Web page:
The eight-time Australian time trial champion will join three former teammates, Rahsaan Bahati, whose foundation the team benefits, Hilton Clarke and Cesar Grajales, on the new squad thanks to the work of his coach Rick Crawford of Colorado Premier Training.

    "Rick was given the opportunity to work with the team, and that included recommending riders," O'Neill told Cyclingnews. "Knowing I didn't have anything on the table for next year, he put my name in.

    "I'm really happy with how the team is shaping up - I rode with Rahsaan on Saturn in 2003, and Hilton and Cesar were teammates of mine on the Navigators team in 2005... but I'm excited to get to know everybody - I believe Rick when he says he's put together a great roster."

    So far, O'Neill doesn't have plans to get together with his new squad before the team training camp in January. The Georgia resident hopes to have a chance to meet the other riders before the end of the year, but can already train with one teammate, Grajales, who lives in nearby Athens.

    O'Neill said he has a bit of work to do to get back to top speed after two full years out of competition. He tested positive for the appetite suppressant phenteramine at the Tour of Elk Grove in August, 2007. He quickly admitted to taking the drug, insisting that he took it legally outside of competition, but explained that a trace amount remained in his system by the time he won the prologue and overall title in the Chicago event.

    While the Australian Sports Anti-Doping Authority (ASADA) found that O'Neill was at "no significant fault" for the doping positive and attempted to levy a 15-month reduced ban, which would have allowed him to...

  • Bourgain injured in Grenoble Six Day crash

    Mickael Bourgain in action at the 2008 Beijing Olympics
    Article published:
    November 04, 2009, 20:57 GMT
    By:
    Cycling News

    Olympian to miss next two track World Cups

    French sprinter Mickaël Bourgain will miss the next two UCI Track World Cups after being injured in a crash at the Six Day event in Grenoble this week.

    Bourgain, the bronze medallist in the sprint in the Beijing Olympic Games, fell during a match sprint against compatriot Gregory Bauge at the Professional Sprint series on Monday. He suffered a type 3 shoulder separation, but will not need surgery to correct the injury, according to the French Cycling Federation.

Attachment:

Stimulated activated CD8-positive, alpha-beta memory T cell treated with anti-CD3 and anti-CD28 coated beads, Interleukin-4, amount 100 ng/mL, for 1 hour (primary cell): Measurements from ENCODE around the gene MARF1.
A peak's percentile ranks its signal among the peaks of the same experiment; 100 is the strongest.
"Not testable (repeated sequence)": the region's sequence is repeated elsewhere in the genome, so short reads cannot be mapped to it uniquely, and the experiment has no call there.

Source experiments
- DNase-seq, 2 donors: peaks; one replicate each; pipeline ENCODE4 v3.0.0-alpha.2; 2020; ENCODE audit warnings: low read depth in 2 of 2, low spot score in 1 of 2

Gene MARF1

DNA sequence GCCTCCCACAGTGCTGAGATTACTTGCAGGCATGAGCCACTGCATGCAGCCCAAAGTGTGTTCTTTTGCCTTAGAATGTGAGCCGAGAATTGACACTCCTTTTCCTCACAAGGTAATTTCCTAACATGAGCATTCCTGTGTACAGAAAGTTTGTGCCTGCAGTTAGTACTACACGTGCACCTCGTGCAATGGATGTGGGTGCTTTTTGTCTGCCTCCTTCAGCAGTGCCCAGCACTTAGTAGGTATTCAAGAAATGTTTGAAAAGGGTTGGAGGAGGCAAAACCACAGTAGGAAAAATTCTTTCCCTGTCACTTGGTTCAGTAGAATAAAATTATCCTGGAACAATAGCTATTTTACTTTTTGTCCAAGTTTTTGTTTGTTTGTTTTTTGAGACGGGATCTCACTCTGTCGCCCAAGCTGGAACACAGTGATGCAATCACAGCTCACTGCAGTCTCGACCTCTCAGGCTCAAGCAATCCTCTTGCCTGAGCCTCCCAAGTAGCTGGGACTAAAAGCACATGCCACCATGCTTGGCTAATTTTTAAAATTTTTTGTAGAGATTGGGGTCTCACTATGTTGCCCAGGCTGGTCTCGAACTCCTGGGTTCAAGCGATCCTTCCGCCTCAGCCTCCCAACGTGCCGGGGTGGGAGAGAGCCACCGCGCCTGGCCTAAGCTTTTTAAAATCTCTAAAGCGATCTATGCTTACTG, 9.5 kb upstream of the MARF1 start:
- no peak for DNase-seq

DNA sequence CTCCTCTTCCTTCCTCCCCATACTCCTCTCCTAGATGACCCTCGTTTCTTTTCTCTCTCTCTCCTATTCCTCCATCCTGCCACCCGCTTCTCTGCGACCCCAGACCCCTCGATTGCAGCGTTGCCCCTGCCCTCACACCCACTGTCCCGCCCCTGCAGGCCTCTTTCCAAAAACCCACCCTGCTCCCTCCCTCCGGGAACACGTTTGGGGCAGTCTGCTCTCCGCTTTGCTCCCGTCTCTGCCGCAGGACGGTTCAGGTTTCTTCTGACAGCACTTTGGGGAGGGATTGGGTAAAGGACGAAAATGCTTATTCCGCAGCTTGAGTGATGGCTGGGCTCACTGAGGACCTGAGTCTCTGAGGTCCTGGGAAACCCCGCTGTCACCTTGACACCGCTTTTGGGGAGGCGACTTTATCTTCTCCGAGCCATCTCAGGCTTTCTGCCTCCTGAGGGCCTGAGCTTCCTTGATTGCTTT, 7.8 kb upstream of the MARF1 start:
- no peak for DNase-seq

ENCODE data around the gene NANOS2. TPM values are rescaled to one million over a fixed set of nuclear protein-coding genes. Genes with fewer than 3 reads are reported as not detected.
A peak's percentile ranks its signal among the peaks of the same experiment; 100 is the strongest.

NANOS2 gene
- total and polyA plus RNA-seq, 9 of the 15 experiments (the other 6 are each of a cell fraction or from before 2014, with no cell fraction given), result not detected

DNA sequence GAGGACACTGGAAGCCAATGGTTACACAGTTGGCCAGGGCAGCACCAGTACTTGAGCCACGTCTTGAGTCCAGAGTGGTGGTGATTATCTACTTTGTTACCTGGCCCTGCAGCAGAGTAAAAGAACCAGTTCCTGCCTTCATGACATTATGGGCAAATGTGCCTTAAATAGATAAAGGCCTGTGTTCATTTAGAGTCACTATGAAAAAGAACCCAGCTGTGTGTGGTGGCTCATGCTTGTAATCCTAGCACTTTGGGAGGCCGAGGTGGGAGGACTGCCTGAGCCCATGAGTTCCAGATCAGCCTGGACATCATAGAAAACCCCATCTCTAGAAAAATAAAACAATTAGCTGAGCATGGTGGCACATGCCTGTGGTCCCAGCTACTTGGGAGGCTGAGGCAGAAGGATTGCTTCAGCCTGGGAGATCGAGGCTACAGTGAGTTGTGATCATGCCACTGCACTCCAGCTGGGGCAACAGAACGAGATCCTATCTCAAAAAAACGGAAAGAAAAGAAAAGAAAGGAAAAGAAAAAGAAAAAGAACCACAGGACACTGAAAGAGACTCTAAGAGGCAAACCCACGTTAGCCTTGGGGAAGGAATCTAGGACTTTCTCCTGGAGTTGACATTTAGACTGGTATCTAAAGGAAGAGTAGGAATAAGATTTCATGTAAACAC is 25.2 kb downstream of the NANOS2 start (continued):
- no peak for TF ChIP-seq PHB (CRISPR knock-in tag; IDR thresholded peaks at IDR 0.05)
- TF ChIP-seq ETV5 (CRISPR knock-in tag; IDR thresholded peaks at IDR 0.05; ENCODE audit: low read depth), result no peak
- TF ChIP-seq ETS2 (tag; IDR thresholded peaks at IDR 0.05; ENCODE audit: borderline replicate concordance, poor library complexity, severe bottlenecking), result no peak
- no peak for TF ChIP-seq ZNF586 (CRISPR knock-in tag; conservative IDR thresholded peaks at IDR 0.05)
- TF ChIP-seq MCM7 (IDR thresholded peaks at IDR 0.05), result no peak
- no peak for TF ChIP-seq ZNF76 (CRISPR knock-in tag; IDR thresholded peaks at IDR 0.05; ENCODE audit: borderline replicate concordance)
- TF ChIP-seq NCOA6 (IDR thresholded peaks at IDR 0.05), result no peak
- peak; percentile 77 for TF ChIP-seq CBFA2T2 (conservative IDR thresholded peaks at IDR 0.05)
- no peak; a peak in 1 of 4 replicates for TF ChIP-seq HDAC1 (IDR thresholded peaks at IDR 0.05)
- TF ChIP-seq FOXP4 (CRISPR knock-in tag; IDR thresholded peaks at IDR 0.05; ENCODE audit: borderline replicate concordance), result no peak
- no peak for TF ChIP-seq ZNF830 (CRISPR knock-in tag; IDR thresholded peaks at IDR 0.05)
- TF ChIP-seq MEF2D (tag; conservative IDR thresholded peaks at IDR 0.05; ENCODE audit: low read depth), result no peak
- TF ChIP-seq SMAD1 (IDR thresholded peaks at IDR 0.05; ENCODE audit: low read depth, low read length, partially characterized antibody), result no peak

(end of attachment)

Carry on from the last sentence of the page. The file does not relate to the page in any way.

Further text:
"I will be immobilised for two weeks in a sling and then we'll see how the bump has changed, but apparently this could be lengthy. It could be four to six weeks before I can pull on the handlebars," Bourgain said.

    "The World Cups in Cali and Melbourne are not worth thinking about. I hope to race the final in Beijing. We'll see if I am ready in time."

    Bourgain will have further examinations to determine if other muscles or ligaments were damaged in the crash tomorrow.

  • Clarke brings European experience back to America

    Hilton Clarke spent 2009 racing for the Spanish ProTour team Fuji-Servetto.
    Article published:
    November 04, 2009, 22:50 GMT
    By:
    Kirsten Frattini

    Reunited with younger brother in US peloton

    Hilton Clarke will bring his ProTour experience back to the US in 2010 with the recently announced Bahati Foundation Professional Cycling Team. The Australian sprinter hopes that his well-known criterium expertise will bring success to the new squad in order to inspire and empower underprivileged youth to rise above their circumstances.

    "I did my year there and this opportunity came up," Clarke said. "It sounded like a cool thing that Rahsaan is putting together and I wanted to be a part of it. I definitely look forward to doing all the NRC [National Racing Calendar] races again. I'm thinking we will target those events but we haven't gone over that yet."

    Clarke raced for American teams Navigators Insurance Cycling in 2005 and 2006 followed by Toyota-United Pro Cycling in 2007 and 2008. After more than 60 career victories he was picked up by the Spanish-based ProTour team Fuji-Servetto in 2009 and upgraded to races like the Ronde Van Vlaanderen, Tour de Suisse and the Volta a Catalunya.

    "The experience was really good and I gained a lot of depth coming from Europe back to America," said Clarke, who struggled to get a podium placing this year. "It was a Catch-22 as to whether I wanted to have success in America at a lower level or be pack fill in Europe at the ProTour level.

    "I'm glad I haven't had to make that decision because the teams have made that decision for me," Clarke continued. "I felt I made it through a lot of races in the mountains that I might not have been able to before. But, the things I could do in America to seal the deal, I found difficult in Europe this year. It was a great experience but for me, because I did so well in America before, I was expected to do the same in Europe and I wasn't able to come through."

    USA Cycling announced a new set of rules this summer whereby the American UCI teams must have a majority of riders from the USA and under the age of 28. These two adjustments made it difficult...